In the end, such tactics may serve to capture the ignorant and the lazy, but the serious spooks will always take steps to protect themselves.
    terry flores
  • the "good guys"? I hope that was tongue in cheek

    I'm going to assume that the quotes around "good guys" represents at least a nod to the massive anti-US sentiment around the world.

    The idea that that any government feels it within their mandate to spy on their people, en masse, is abhorrent. No government doing such a thing should be considered "good".
    • Can you say "National Security Letters'

      When the President says on TV that 'any action in defense of the country is acceptable..' then none of us are safe. Under the 'Patriot Act' the FBI can investigate anyone, anywhere, at any time, without getting a warrant, judicial permission, or apparently review. They issue a letter that is secret about a secret investigation and the results of that secret investigation go into secret files which NEVER go away.
  • Sounds Like A Good Talking Point For Linux

    Use Linux and the US Govt won't be able to spy on you. Use Windows and have built in backdoors for the NSA, FBI, CIA, or [Insert US Agency Name Here].
    Edward Meyers
  • Big Brother or Uncle Sam?

    "The wink and nod of the discussion was that, sure, the good guys, i.e. U.S. government security agencies, can and almost certainly have slipped subversive code into the base of the Linux kernel amid the bloat unbeknownst to users." How about the bad guys slipping subversive code into the base? You should be more worried about this. Do you know where most of the real Internet attacks come from? I'll tell you, China. As for wink and nod, the people involved in that conversation know better than to talk around classified issues. A half-whit can figure out such a conversation. I wish their special security officer heard them.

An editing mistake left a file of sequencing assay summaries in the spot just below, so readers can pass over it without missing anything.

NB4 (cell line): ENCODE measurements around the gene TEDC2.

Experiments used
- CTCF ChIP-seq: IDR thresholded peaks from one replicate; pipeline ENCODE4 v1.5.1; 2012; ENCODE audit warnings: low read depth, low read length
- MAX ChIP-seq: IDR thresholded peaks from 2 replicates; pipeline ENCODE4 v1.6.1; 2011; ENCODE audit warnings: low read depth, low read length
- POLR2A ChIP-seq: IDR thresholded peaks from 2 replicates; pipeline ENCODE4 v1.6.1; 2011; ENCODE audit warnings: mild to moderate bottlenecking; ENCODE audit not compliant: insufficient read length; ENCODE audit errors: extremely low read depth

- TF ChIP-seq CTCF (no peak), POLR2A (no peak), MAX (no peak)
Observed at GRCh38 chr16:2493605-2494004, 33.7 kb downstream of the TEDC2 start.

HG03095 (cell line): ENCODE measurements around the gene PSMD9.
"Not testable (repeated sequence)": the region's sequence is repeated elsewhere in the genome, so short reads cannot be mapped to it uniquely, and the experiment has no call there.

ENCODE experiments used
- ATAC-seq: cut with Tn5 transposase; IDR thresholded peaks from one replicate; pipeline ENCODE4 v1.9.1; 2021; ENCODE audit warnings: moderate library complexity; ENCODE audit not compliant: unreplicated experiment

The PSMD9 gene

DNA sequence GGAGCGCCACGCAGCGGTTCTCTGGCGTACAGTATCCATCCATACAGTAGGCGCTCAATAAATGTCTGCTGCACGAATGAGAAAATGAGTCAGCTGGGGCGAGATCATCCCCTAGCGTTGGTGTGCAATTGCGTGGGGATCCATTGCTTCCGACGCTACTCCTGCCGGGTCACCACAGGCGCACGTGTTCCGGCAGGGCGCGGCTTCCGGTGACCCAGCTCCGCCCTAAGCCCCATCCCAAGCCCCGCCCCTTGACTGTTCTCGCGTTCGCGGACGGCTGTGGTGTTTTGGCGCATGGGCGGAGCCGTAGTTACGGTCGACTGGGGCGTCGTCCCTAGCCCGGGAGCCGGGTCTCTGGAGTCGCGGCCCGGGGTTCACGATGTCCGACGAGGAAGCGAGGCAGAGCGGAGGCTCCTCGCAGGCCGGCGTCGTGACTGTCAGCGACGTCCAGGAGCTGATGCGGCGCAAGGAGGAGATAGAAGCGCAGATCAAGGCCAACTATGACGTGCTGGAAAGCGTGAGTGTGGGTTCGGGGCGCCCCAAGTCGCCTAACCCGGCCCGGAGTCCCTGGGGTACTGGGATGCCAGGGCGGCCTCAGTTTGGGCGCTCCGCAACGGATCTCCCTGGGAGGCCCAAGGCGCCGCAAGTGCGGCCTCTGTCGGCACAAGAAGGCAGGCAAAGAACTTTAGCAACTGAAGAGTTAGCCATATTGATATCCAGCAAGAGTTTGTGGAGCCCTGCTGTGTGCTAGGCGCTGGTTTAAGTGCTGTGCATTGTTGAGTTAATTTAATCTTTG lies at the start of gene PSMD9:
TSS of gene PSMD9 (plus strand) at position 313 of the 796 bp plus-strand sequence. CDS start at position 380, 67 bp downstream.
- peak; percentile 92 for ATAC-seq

• So what's new ???

    Why do you people think the DoJ was sooooo lenient with MS ?
  • Hiding any door is not that easy

    Wink, wink, nudge, nudge - Did you hear the one about. NSA (used to be NoSuch) has a backdoor in all approved encryption standards. NSA invents security procedures that they cannot patent and release because the DOD wants the knowledge restricted. R, S, & A were threatened with arrest and imprisonment for creating their encryption programs. NSA publishes the best step by step guides for securing systems onlune and free.
    All of these have varying amounts of truth and conspiracy theory - the more truth the less conspiracy, unless it is to obscure the truth.
    Which operating system is more likely to be full of backdoors - one with open source and millions of people who read bits and bytes to learn how it works, or a 'closed source' system whose programmers work hand in fist with their own application developers creating shortcuts and internal hacks?